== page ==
One of the first things that Dennis recommended was that we shift our dollars heavily towards keyword based impressions and less towards the content network. For those that don’t know much about SEM (like me!) there are basically two places you can stick an ad. The most familiar would be on Google’s home page. When you type in “SAP transport management” you should see on the top or side a little text based ad from Newmerix enticing you to come to our site, say hello, download a whitepaper and in the process opt into our marketing program (standard tech startup “give us your info and we’ll give you some content of value”). There’s no real magic here other than knowing how to turn the nobs and experiment and run through all the permutations of campaigns, ad groups, keywords, bidding, ad variations, rotations, etc.. (piece of cake huh). For those that are obsessed with day trading, the high is sort of similar. Place some bets, watch the results, harvest, adjust. It’s very fulfilling as you get almost instantaneous feedback from Google (Yahoo is PAINFULLY slow to return results to you). The second type of impressions that you can place are those on what is referred to as the “content network”. Ever read a blog about tennis and seen an ad for “Wilson Tennis Rackets” on the side of the blog. This is content network advertising. Google matches the nature of the page (content) with the nature of your ad (content) and decides where to stick them. As this is a less exact science the click through rates are massively different (if you expect at least a 1% click through on a minimally well managed keyword campaign you can expect maybe 0.1% click through on the content network). That said, I am discovering that the content network actually has some value. As a side note, ads on keyword impressions that perform poorly might actually perform really well on the content network. A good example is an ad impression we have entitled “PeopleSoft Change Management”. It gets almost no click through on keyword impressions (even when someone types “PeopleSoft change management” directly into Google) but for some reason performs really well on the content network. This is fundamentally why SEM is addictive – it’s a constant minute by minute game and optimization.
Okay – lets get back to Yahoo. Well, let me start by saying that the results you get on Google and Yahoo can be vastly different. Keep in mind that I am marketing for PeopleSoft and SAP change management and not ring tones, so this comment will clearly not apply across the board. This has to do with the type of user that searches each site. Yahoo seems to be heavily consumer focused (ring tones) and Google captures the business audience much better. My results are something like 50x better on Google (keyword and content network) with exactly the same campaigns, ad groups, keywords, and ad variations. In other words, Google gets 5-10x more of my SEM budget on a daily basis than Yahoo does simply because the users are different.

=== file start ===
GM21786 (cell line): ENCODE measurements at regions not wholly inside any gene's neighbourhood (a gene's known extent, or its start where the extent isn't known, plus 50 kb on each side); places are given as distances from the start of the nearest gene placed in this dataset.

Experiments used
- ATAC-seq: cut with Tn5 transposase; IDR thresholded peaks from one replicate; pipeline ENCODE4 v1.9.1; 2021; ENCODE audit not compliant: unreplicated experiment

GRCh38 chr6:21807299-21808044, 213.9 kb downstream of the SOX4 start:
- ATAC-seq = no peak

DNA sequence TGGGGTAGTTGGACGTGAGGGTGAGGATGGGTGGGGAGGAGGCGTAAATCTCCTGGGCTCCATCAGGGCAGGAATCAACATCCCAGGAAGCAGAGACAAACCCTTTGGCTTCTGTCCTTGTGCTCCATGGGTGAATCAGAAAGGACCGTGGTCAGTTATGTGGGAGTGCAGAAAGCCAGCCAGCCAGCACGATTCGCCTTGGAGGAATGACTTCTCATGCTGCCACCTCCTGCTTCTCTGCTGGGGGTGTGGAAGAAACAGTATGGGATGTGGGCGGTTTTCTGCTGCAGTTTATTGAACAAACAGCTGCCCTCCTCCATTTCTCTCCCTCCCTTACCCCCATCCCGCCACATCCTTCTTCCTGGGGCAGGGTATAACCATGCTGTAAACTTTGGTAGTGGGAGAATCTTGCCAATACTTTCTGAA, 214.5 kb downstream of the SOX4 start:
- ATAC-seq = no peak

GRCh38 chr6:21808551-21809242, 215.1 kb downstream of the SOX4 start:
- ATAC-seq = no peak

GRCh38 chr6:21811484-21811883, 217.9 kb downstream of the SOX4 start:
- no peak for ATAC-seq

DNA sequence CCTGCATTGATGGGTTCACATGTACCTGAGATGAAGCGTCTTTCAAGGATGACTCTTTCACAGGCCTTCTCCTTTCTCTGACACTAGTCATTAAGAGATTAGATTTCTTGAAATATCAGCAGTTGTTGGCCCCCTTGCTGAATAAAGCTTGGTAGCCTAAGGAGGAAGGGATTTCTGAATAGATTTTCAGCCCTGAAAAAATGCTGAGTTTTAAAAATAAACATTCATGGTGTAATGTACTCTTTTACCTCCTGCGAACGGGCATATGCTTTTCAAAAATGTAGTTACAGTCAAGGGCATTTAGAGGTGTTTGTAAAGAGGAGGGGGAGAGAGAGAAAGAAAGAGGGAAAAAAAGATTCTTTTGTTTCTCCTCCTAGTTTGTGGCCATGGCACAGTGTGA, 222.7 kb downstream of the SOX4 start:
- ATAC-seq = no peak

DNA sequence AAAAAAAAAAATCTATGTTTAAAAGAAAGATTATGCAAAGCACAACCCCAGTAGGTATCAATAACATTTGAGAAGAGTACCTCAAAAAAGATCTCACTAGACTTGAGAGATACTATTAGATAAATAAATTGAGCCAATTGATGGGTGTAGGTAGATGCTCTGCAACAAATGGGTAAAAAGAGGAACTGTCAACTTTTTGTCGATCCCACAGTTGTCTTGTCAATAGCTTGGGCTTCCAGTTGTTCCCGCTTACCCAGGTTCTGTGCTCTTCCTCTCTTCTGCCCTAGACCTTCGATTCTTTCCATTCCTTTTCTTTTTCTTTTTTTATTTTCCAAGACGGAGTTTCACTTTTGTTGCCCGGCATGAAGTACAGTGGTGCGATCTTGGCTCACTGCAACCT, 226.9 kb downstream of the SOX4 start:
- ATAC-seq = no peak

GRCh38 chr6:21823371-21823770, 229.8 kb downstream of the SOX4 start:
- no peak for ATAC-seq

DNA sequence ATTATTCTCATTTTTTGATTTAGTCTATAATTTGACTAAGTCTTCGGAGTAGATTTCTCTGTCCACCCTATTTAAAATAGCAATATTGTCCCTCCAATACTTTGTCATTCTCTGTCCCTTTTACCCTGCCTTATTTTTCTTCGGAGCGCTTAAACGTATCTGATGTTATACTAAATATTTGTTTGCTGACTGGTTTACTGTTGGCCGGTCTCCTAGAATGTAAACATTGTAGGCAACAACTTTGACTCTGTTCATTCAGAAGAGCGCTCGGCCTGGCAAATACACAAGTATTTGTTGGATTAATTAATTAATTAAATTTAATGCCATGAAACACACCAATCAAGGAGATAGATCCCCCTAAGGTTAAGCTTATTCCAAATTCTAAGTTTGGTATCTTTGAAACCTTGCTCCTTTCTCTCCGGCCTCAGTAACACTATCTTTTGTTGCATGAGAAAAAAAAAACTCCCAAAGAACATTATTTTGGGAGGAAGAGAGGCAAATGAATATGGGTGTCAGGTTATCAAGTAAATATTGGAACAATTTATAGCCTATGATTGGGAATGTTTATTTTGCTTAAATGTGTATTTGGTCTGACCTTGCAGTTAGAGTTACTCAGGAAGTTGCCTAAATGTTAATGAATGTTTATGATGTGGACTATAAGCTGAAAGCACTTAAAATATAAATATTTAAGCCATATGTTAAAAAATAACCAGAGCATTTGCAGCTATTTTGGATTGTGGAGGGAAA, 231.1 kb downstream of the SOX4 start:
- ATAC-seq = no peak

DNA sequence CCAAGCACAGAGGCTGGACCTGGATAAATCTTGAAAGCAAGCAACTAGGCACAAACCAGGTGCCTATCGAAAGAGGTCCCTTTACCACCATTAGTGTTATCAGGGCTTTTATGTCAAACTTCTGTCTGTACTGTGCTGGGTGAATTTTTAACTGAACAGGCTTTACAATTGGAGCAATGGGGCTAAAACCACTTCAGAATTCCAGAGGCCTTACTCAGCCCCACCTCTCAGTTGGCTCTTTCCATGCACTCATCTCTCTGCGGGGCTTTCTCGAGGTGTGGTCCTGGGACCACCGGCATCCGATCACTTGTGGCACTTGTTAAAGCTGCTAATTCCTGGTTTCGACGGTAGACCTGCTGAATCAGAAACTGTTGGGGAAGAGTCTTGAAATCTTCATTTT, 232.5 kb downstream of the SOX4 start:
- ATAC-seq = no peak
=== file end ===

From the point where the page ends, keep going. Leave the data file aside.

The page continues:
That said, imagine if for a second there was a better way to KNOW (not guess) what a general web page was about (not a keyword search but something on the content network). Instead of matching lexical concepts between ads and web page content, if I could match some form of content network keywords to place my impressions I am sure that I could get a better click through rate than Google’s 0.1%. Well, and it should be no surprise where I am going with this, Yahoo actually has these keywords. They are called del.icio.us tags. The del.icio.us users have already done the work for Yahoo. If there is a web page about SAP transports, chances are some del.icio.us user has tagged it that way. Well imagine if that web page is also part of Yahoo’s content network (e.g. serves Yahoo ads up on that page). Why not let me do keyword matches against del.icio.us tags. So Yahoo, without any more fanfare I give you my best idea of the day – the third type of campaign network – the tag network (or adsonomy). Set it up just like a keyword campaign but cross reference del.icio.us tags with content partners and search keywords and viola. I would bet that the results would at least approach the half way mark between a keyword based click through rate and a content network click through rate. And, it might actually give Yahoo a leg up on Google (or at least an even footing) which it looks like they seriously need.
That’s now two game changing ideas for Yahoo - all for free. The third is gonna cost them.